Fitness Tips

You’re Not Imagining It—Adding Weights Really *Does* Make Your Spin Classes Harder

Zoe Weiner

Photo: Getty Images/RichLegg
The arms section of any spin class is meant to serve as active recovery to give your legs a quick break while you work your upper body. And as you’re doing it, it can feel like a nice reprieve from trying to keep up with the instructor’s pedal pace. But if you’ve stepped off of the bike after a weights-heavy class feeling totally exhausted and thinking, “that was a lot harder than a class without weights,” you’re not imagining it.

“Adding an arm series is a great way to keep your entire body active and engaged while you are doing a cycling class,” says Claire Jones, a SoulCycle instructor on Equinox+. She explains that although most spinning workouts are leg-dominant, strengthening your arms is essential for being able to do choreography on the bike and maintaining solid form while riding.

Spinning, in general, is a triple threat workout of strength, cardio, and endurance. “It allows you to implement high-intensity interval training in order to build your muscles and better utilize oxygen,” says Jones. “With a boost in your endurance, you’re able to maximize your strength training gains.” And by adding a dedicated arms section, your spin session becomes a more complete full-body workout, which makes it more challenging overall.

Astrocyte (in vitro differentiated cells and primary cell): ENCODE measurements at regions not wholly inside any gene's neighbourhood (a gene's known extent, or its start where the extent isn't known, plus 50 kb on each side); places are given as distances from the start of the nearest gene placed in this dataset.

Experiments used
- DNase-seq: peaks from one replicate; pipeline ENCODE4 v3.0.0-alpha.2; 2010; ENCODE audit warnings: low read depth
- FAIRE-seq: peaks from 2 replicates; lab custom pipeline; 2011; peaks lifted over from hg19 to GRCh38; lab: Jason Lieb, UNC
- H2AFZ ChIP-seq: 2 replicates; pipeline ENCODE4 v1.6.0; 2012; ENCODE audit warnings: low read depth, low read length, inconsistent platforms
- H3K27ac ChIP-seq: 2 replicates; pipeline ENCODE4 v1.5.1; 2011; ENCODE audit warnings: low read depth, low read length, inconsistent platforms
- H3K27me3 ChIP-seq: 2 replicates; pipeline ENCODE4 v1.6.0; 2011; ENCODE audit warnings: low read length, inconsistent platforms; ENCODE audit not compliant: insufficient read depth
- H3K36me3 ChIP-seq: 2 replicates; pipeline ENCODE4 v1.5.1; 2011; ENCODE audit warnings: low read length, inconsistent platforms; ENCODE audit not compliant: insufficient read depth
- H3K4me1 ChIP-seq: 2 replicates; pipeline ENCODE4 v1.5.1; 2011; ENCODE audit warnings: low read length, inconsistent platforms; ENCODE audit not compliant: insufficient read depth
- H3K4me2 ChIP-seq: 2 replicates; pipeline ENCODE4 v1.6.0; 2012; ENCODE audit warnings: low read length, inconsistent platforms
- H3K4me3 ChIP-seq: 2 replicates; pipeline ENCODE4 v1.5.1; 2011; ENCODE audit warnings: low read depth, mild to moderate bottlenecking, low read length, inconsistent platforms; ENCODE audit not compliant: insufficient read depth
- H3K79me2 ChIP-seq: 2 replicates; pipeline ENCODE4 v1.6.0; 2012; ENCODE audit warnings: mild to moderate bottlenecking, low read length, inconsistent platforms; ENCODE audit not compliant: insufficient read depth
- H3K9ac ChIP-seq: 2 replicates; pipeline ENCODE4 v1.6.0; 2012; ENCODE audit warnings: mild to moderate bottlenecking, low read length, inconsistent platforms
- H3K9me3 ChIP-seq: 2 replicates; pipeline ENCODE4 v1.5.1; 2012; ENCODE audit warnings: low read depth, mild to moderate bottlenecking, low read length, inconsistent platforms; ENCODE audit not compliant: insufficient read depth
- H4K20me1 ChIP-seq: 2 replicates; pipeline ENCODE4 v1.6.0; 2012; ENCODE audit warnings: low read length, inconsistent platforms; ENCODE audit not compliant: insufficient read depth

“It’s absolutely the case and you are working harder [when you’re using your arms],” according to Jones. “The arm series in class serves as an active recovery, so even though your legs get a chance to reset, we’re still actively sculpting and toning the upper body.” Though your arms might be getting their toughest work when you pick up your weights in any given spin class, that’s not the only time they’re being put to the test. Moves like push-ups and slow presses on the bike are also working to strengthen your arms, though you may not realize it because you’re so focused on pedaling to the beat of the music. “The choreography during SoulCycle classes that utilizes your arms is meant to elevate your heart rate, and may leave you feeling like you got a tougher workout than a class without choreography,” says Jones.

Because the muscles in your arms are smaller than the ones in your lower body, they tend to fatigue more quickly, which is why a few on-bike push-ups plus five minutes with two-pound weights can be enough to burn them out. “I like to use basic arm exercises and play with the tempo at which you’re executing them to make it a little spicier,” says Jones. “For example, four one-count bicep curls, one four-count bicep curl, and repeat—with a full extension every time. Trust me, it’s going to burn.”

Need a post-spin stretch for those fatigued upper-body muscles? Follow along with the video below. 

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